I had originally picked up Kristin Gore's SWEET JIMINY under the mistaken assumption that it was a gothic mystery along the lines of, say, CROOKED LETTER, CROOKED LETTER by Tom Franklin. It's not; indeed, it's closer in spirit to a coming-of-age novel, with mystery as an important element though not the heart of the plot. Taken on its own merits, though, the book is a worthwhile read that is made so by Gore's turns of phrase.
Jiminy Davis is a second-year law student, who is in the middle of a plum summer job as an associate with a Chicago law firm. Then she abruptly quits both the job and school after going through the contemporary equivalent of what Saul experienced on the road to Damascus. Jiminy leaves Chicago, embarking on a quietly hilarious bus ride to her grandmother's home in Fayeville, Mississippi. The apparently languid quiet of Fayeville matches her childhood memories, but the adult Jiminy is able to pick up the subtle tensions that now manifest themselves. The root of these, both directly and indirectly, lies with the namesake she never knew she had --- a Jiminy who was the daughter of Lyn, the longtime housekeeper for Jiminy's grandmother. Along with Lyn's husband, she had been murdered decades before, an incident still shrouded in mystery but that continues to influence events to the present day.
Lyn's nephew, Bo, a medical student, is also in Fayeville for the summer, and his incidental meeting with Jiminy not only inspires her to solve the long-unsolved murders but also lights a small spark inside her, one that is neither encouraged nor tolerated in their deceptively quiet Mississippi community. Jiminy, however, is undaunted and recruits an attorney who specializes in reopening unsolved civil rights-era murders, an action that earns her the enmity of the powers-that-be in the area, threatens to turn an important election upside down, and --- most significantly for Jiminy --- exposes a secret that Lyn has lived with, to her sorrow, for decades.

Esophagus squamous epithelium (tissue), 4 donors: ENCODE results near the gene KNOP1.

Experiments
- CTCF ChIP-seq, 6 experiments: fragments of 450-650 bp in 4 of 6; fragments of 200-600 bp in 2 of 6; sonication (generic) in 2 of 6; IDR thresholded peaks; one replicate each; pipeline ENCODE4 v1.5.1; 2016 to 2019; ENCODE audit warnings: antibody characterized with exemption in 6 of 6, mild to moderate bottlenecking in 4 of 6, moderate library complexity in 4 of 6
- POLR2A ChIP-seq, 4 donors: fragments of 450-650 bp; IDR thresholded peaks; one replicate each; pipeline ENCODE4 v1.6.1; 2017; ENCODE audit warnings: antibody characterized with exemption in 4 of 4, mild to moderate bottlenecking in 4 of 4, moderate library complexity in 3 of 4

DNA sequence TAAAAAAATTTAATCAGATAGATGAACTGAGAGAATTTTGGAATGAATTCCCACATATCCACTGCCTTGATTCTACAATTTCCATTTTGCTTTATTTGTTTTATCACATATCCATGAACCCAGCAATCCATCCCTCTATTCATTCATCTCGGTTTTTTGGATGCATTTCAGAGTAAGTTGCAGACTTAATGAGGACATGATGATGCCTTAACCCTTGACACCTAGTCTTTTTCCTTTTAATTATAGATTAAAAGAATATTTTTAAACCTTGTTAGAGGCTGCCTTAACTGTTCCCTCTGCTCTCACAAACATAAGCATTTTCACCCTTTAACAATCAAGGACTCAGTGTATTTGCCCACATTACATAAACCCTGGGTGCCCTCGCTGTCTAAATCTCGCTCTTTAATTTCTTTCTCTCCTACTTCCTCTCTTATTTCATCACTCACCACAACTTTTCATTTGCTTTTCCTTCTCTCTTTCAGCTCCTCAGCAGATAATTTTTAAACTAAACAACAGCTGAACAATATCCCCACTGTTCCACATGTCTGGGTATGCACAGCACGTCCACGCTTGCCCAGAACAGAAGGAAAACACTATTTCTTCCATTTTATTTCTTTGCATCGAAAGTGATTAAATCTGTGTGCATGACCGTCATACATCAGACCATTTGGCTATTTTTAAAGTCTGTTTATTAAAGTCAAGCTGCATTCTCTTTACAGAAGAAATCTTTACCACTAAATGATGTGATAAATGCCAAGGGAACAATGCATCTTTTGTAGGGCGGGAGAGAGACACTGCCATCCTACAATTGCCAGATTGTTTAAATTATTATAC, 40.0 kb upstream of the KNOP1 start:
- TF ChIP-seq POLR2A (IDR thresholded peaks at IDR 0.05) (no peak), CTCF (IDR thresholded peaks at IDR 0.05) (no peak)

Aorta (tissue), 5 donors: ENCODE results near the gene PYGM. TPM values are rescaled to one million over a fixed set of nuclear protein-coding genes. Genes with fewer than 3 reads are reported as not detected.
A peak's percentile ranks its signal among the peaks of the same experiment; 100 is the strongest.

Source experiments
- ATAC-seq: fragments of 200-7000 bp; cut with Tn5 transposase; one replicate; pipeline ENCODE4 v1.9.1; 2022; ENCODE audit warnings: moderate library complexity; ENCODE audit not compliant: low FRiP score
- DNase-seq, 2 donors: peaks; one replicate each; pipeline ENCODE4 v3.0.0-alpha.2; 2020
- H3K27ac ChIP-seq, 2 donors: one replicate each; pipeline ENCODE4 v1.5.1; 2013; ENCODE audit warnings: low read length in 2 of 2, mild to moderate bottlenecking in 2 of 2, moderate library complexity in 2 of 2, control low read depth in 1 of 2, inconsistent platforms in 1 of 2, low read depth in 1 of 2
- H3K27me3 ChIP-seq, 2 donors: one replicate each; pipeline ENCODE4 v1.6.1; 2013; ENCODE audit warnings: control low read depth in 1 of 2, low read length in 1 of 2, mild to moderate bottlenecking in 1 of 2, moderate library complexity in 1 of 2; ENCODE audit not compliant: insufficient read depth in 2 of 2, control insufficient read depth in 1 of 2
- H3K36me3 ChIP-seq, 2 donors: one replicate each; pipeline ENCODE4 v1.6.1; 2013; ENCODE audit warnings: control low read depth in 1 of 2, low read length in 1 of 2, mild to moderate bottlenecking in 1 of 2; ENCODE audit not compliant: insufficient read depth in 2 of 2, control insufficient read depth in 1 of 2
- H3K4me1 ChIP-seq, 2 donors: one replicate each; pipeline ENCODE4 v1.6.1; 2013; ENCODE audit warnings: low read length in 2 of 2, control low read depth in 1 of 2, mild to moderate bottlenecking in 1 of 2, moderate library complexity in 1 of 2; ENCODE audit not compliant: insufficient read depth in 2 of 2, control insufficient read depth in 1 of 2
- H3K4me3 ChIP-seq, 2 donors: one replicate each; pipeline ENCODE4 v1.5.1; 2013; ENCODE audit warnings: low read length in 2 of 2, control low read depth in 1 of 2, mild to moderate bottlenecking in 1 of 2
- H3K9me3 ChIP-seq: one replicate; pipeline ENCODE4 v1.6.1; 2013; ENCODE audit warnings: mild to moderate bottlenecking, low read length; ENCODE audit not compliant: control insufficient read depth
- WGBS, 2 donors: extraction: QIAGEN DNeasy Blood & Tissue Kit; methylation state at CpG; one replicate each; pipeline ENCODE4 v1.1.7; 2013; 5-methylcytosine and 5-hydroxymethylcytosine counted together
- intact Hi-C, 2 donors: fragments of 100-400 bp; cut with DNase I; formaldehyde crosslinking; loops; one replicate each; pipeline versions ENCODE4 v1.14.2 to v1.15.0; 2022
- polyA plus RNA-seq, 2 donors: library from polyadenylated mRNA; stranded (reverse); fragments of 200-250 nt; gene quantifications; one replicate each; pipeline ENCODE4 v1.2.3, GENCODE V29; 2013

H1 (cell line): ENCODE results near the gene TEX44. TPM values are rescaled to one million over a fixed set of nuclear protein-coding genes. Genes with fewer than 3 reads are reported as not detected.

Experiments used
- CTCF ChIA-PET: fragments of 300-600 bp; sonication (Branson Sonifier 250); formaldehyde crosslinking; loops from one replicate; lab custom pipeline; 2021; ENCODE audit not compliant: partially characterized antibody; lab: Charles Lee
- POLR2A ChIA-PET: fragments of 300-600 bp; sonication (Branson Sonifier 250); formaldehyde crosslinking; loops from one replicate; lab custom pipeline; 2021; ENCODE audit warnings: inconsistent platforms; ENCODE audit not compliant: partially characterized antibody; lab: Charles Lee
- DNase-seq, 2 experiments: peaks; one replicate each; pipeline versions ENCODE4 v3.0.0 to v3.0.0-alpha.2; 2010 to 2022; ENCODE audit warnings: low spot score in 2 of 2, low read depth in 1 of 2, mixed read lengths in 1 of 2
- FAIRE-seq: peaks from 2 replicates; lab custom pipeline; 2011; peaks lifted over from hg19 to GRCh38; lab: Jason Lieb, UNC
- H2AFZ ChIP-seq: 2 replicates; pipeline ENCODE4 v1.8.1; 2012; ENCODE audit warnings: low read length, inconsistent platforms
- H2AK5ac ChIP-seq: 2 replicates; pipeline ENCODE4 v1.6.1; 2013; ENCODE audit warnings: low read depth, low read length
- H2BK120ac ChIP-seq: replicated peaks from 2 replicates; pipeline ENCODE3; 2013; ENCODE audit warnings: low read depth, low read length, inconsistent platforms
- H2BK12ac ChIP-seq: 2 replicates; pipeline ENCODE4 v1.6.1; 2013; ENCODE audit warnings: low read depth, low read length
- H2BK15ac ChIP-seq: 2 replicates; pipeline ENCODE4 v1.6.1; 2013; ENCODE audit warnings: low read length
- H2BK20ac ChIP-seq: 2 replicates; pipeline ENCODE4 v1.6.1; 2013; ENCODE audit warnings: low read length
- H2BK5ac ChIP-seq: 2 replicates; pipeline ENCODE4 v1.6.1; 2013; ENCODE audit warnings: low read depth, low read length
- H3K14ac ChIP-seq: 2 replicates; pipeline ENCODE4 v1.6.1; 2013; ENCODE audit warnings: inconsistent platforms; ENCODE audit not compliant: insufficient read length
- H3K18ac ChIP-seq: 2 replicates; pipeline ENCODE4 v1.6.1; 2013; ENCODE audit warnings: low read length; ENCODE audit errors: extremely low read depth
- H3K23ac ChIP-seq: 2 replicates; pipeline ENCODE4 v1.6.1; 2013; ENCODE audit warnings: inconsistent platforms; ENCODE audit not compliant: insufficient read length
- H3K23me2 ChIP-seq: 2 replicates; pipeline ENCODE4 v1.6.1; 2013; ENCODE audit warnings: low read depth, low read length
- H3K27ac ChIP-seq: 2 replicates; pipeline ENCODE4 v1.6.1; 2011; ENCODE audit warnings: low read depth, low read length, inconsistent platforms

SWEET JIMINY is not a doorstop book, but Gore uses an economy of prose to maximum effect by showing more than telling throughout the narrative. Those familiar with Gore exclusively through her forays into television scripting for such shows as "Futurama" and "Saturday Night Live" will find her humor much more subtle within these pages and, in at least one case, possibly unintentionally (a passage wherein Jiminy wonders how the editors of The Farmers' Almanac could predict the weather an entire 10 months in advance). And, while the solution to the mystery telegraphs itself early on and is somewhat predictable, it must be remembered that SWEET JIMINY is not a mystery, nor does it actively pretend to be one. Gore's prose and a satisfying ending make this one a winner.
Reviewed by Joe Hartlaub on May 16, 2011